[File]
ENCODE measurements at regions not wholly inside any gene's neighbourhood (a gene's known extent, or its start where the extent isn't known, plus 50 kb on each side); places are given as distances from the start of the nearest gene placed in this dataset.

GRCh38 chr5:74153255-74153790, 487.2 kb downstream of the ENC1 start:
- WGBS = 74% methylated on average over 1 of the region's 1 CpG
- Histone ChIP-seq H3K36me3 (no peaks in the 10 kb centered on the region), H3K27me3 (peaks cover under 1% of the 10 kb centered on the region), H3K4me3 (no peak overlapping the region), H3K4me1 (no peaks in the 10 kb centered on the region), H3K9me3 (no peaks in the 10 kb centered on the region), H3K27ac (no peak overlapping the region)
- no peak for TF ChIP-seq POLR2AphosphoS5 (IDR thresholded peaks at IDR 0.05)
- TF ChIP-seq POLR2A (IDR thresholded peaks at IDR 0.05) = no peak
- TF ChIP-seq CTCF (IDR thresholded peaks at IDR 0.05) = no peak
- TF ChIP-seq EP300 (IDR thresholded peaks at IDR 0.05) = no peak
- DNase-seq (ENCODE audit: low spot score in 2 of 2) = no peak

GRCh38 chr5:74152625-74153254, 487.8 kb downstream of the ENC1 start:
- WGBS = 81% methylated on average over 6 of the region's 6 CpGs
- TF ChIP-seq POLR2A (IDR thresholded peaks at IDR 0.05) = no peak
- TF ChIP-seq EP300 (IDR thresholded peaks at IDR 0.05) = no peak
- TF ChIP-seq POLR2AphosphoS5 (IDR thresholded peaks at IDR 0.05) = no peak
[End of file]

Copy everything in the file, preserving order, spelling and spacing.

ENCODE measurements at regions not wholly inside any gene's neighbourhood (a gene's known extent, or its start where the extent isn't known, plus 50 kb on each side); places are given as distances from the start of the nearest gene placed in this dataset.

GRCh38 chr5:74153255-74153790, 487.2 kb downstream of the ENC1 start:
- WGBS = 74% methylated on average over 1 of the region's 1 CpG
- Histone ChIP-seq H3K36me3 (no peaks in the 10 kb centered on the region), H3K27me3 (peaks cover under 1% of the 10 kb centered on the region), H3K4me3 (no peak overlapping the region), H3K4me1 (no peaks in the 10 kb centered on the region), H3K9me3 (no peaks in the 10 kb centered on the region), H3K27ac (no peak overlapping the region)
- no peak for TF ChIP-seq POLR2AphosphoS5 (IDR thresholded peaks at IDR 0.05)
- TF ChIP-seq POLR2A (IDR thresholded peaks at IDR 0.05) = no peak
- TF ChIP-seq CTCF (IDR thresholded peaks at IDR 0.05) = no peak
- TF ChIP-seq EP300 (IDR thresholded peaks at IDR 0.05) = no peak
- DNase-seq (ENCODE audit: low spot score in 2 of 2) = no peak

GRCh38 chr5:74152625-74153254, 487.8 kb downstream of the ENC1 start:
- WGBS = 81% methylated on average over 6 of the region's 6 CpGs
- TF ChIP-seq POLR2A (IDR thresholded peaks at IDR 0.05) = no peak
- TF ChIP-seq EP300 (IDR thresholded peaks at IDR 0.05) = no peak
- TF ChIP-seq POLR2AphosphoS5 (IDR thresholded peaks at IDR 0.05) = no peak